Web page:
Your browser is no longer supported

For the best possible experience using our website we recommend you upgrade to a newer version or another browser.

Your browser appears to have cookies disabled. For the best experience of this website, please enable cookies in your browser

We'll assume we have your consent to use cookies, for example so you won't need to log in each time you visit our site.
Learn more

Childrens' access to medical information

  • Comment
A child of 13 has asked to see her medical records. She is suffering from a terminal illness and her allocated nurse considers that she could be harmed by seeing the information. What laws can be applied to this case?

Regulations have been made under the Data Protection Act 1998 to enable people to access their personal health records.

These provisions do not lay down any minimum age for a right of access. However, it would be necessary to ensure that the child had the intelligence and maturity to understand the nature of the records and the likely consequences of access. The test used by the House of Lords in the Gillick case to assess the competence of the child to access her records would be applied.

The assessment of the child’s mental capacity would be carried out by an appropriate health professional and the information conveyed to the data protection officer.

A check would have to be made as to whether any of the exceptions to access existed. These exceptions include the right to refuse access if access would cause serious harm to the mental or physical health or condition of the applicant or another person. In addition, access can be withheld if a third person mentioned in the records has refused to give consent to their being identified. This cannot be a health professional caring for the child.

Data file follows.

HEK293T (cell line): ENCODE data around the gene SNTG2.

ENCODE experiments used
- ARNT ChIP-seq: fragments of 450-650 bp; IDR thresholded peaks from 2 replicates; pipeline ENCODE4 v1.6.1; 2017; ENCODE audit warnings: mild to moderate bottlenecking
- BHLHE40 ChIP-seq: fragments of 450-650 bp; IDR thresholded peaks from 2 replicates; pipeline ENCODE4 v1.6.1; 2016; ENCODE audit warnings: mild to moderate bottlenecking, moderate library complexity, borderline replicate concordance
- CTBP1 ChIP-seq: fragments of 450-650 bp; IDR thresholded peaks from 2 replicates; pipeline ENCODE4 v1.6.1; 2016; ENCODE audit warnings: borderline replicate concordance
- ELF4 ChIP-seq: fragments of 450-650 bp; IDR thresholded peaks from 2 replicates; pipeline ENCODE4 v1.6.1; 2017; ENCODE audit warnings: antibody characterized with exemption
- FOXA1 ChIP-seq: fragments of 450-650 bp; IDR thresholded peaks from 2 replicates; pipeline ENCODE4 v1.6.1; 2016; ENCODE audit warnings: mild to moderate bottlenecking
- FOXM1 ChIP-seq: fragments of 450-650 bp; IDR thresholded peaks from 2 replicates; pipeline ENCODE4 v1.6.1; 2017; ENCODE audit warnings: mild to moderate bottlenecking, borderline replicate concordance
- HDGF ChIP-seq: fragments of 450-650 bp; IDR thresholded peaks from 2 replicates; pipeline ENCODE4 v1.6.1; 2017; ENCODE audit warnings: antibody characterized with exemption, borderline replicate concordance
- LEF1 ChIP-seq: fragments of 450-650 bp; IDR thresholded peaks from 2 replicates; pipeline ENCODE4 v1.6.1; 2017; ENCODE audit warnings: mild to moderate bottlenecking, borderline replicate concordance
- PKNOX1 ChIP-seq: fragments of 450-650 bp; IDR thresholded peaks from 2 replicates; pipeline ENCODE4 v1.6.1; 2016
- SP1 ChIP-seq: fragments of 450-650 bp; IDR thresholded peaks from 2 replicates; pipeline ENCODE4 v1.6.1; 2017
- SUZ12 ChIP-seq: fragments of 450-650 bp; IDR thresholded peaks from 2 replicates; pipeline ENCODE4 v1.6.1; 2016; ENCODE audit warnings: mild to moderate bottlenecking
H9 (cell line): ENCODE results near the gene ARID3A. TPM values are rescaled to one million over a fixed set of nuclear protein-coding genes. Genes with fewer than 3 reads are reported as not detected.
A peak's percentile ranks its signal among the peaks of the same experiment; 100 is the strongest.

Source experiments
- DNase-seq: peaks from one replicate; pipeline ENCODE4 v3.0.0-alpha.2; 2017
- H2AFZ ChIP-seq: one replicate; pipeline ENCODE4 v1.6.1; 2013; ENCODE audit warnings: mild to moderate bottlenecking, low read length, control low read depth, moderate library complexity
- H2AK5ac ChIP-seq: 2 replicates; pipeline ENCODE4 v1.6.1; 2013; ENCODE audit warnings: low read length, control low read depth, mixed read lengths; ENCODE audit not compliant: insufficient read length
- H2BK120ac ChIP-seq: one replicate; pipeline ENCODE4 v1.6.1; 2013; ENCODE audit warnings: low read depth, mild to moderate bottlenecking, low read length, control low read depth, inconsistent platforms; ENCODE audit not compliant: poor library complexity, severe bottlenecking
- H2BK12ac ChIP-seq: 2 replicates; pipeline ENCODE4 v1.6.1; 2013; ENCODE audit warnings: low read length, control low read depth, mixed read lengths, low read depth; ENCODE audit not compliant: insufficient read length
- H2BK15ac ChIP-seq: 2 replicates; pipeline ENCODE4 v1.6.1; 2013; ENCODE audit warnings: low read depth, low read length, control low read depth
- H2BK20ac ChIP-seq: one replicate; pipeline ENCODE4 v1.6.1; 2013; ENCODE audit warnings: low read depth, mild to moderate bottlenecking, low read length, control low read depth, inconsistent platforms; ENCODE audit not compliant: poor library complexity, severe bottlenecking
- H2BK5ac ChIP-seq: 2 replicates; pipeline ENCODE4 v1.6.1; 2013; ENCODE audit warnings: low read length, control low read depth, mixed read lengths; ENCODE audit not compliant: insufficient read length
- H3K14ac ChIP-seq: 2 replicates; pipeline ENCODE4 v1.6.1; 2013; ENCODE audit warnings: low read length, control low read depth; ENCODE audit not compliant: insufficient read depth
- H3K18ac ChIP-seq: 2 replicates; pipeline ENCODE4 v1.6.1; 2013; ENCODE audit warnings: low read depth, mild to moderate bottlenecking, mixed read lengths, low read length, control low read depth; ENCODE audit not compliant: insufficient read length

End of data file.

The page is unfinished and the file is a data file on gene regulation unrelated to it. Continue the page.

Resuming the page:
The views of the parents on access by the child would be sought but they would not have a right of overruling access if the child was assessed as competent and the exceptions to access did not exist.

Guidelines issued by the Information Commissioner and the Department of Health are available on their websites.

In this situation, an assessment would be made of the mental capacity of the 13-year-old. Often children with major illnesses develop an awareness and maturity beyond their age so it could not be assumed from the fact that this child is only 13 that she lacks the requisite mental capacity.

It would appear from the fears of the nurse that the child has not been told that she has a terminal illness. If this is so, then her request to see her records may have resulted from a lack of communication between herself, her parents and her health professionals.

If the consultant paediatrician considers that the patient could see her records, there is no reason why she would have to apply formally through the statutory right of access. The consultant will wish to discuss the decision with the multidisciplinary team and the patient’s parents.

If access were agreed, good practice would ensure that her personal nurse or another healthcare professional involved
in the girl’s treatment went through the records with her. If informal access were refused, then the patient could exercise her statutory right to apply to see them. If that resulted in a refusal, then she would have rights to appeal against that decision.

Bridgit Dimond, MA, LLB, DSA, AHSA, is barrister-at-law and emeritus professor, University of Glamorgan, Pontypridd

Want to read more Dilemma? Just click on the more by this author link at the top of the page.

  • Comment

Have your say

You must sign in to make a comment

Please remember that the submission of any material is governed by our Terms and Conditions and by submitting material you confirm your agreement to these Terms and Conditions. Links may be included in your comments but HTML is not permitted.